Sunday, 8 March 2015

Learn Late Cornish Bit by Bit 58 (A Bit About Doing)

A Bit About Doing

There are two versions of the verb to do, doing. One is gül[1], which undergoes hard mutation after o and is used with the locative of boas to be for the present tense, e.g.:

thero’vy o cül[2]                            I am doing
Thero’vy o cül neppeth.               I’m doing something.
Fatel ero’whei o cül?[3]                How are you doing? (How do you do?)
Pandr’ero’whei o cül?                  What are you doing?

As we have seen it also undergoes soft mutation after dhe to:

dhe wül                                           to do
Oro’whei pandra dhe wül?           Do you know what to do?

Gül and gwil also mean to make, making:

Ma hei o gwil tesen ragos.           She is making a cake for thee.

The past participle is gwres:

Tho an chymbla gwres a ven.     The chimney was made of stone.

We have already met this verb, used in the past tense and in the future tense as an auxiliary with other verbs, e.g.:

Ev a wrüg debry tesen.                 He did eat (a) cake. He ate (a) cake.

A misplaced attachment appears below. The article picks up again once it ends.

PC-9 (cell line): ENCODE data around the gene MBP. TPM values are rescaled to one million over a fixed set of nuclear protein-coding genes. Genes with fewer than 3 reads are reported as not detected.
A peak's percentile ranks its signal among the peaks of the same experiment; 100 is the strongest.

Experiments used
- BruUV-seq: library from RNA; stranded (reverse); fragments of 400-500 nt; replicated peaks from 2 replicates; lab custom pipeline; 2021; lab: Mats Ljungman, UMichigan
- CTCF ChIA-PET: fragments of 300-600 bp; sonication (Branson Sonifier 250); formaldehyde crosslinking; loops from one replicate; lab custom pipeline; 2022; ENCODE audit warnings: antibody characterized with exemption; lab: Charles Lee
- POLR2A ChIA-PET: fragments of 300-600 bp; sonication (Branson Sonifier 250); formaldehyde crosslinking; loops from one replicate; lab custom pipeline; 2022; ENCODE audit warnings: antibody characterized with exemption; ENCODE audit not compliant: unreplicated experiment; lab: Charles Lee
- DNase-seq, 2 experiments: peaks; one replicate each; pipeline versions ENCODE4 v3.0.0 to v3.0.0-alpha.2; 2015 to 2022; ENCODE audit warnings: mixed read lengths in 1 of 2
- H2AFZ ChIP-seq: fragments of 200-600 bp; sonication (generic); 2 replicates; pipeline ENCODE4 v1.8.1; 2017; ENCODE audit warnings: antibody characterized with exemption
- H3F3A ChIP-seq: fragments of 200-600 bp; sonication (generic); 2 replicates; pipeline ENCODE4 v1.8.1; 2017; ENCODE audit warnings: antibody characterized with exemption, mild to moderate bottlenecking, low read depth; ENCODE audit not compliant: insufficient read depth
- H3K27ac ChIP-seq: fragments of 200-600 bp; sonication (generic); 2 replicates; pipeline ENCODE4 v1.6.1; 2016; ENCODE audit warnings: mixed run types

Na wra che golhy lestry.              Thou shalt not wash dishes.

For the future (affirmative) you can use a wra or ’wra will do with another verb, e.g.:

Me a wra debry coffen.                  I will eat (I will do eating) a pasty.
Che a wra golhy lestry.                 You (informal) will wash dishes.
Ev a wra eva cor’.                           He will drink beer.
Hei a wra redya hy lever.              She will read her book.
Nei a wra neyja e’n mor.                We’ll swim in the sea.
Whei a wra perna chei nowyth.   You will buy a new house.
Anjei a wra desky Kernôwek.      They will learn Cornish.

[1]   the other is gwil which is further from Middle Cornish. It does not undergo hard mutation.
[2]   pronounced [keel]
[3]   a useful greeting

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